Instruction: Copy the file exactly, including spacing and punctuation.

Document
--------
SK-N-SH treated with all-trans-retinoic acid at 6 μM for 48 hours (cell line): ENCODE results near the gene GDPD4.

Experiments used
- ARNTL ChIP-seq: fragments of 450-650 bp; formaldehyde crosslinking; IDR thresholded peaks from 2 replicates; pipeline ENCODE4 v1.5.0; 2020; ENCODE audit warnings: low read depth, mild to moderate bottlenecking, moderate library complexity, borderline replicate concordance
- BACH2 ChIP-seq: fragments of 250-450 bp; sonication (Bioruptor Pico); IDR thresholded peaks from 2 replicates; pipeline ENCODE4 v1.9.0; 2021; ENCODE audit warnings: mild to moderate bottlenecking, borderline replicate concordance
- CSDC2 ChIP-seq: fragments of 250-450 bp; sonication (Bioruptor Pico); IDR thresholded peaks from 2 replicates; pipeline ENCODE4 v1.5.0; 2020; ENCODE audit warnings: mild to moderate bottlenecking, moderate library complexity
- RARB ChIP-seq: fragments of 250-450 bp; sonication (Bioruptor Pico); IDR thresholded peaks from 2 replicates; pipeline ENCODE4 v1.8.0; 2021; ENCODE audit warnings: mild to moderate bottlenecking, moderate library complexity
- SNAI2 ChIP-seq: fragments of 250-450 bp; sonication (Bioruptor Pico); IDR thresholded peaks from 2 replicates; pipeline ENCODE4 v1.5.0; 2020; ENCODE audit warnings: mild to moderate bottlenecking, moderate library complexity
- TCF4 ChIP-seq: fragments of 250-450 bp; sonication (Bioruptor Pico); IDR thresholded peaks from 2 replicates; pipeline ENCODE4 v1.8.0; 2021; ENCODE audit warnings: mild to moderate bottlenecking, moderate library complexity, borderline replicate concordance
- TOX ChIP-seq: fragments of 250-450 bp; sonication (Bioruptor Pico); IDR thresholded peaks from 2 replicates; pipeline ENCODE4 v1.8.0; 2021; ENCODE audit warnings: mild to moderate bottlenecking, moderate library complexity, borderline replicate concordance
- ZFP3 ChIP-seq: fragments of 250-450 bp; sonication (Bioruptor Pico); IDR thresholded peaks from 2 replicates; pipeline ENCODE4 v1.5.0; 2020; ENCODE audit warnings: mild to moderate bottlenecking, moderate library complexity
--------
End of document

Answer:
SK-N-SH treated with all-trans-retinoic acid at 6 μM for 48 hours (cell line): ENCODE results near the gene GDPD4.

Experiments used
- ARNTL ChIP-seq: fragments of 450-650 bp; formaldehyde crosslinking; IDR thresholded peaks from 2 replicates; pipeline ENCODE4 v1.5.0; 2020; ENCODE audit warnings: low read depth, mild to moderate bottlenecking, moderate library complexity, borderline replicate concordance
- BACH2 ChIP-seq: fragments of 250-450 bp; sonication (Bioruptor Pico); IDR thresholded peaks from 2 replicates; pipeline ENCODE4 v1.9.0; 2021; ENCODE audit warnings: mild to moderate bottlenecking, borderline replicate concordance
- CSDC2 ChIP-seq: fragments of 250-450 bp; sonication (Bioruptor Pico); IDR thresholded peaks from 2 replicates; pipeline ENCODE4 v1.5.0; 2020; ENCODE audit warnings: mild to moderate bottlenecking, moderate library complexity
- RARB ChIP-seq: fragments of 250-450 bp; sonication (Bioruptor Pico); IDR thresholded peaks from 2 replicates; pipeline ENCODE4 v1.8.0; 2021; ENCODE audit warnings: mild to moderate bottlenecking, moderate library complexity
- SNAI2 ChIP-seq: fragments of 250-450 bp; sonication (Bioruptor Pico); IDR thresholded peaks from 2 replicates; pipeline ENCODE4 v1.5.0; 2020; ENCODE audit warnings: mild to moderate bottlenecking, moderate library complexity
- TCF4 ChIP-seq: fragments of 250-450 bp; sonication (Bioruptor Pico); IDR thresholded peaks from 2 replicates; pipeline ENCODE4 v1.8.0; 2021; ENCODE audit warnings: mild to moderate bottlenecking, moderate library complexity, borderline replicate concordance
- TOX ChIP-seq: fragments of 250-450 bp; sonication (Bioruptor Pico); IDR thresholded peaks from 2 replicates; pipeline ENCODE4 v1.8.0; 2021; ENCODE audit warnings: mild to moderate bottlenecking, moderate library complexity, borderline replicate concordance
- ZFP3 ChIP-seq: fragments of 250-450 bp; sonication (Bioruptor Pico); IDR thresholded peaks from 2 replicates; pipeline ENCODE4 v1.5.0; 2020; ENCODE audit warnings: mild to moderate bottlenecking, moderate library complexity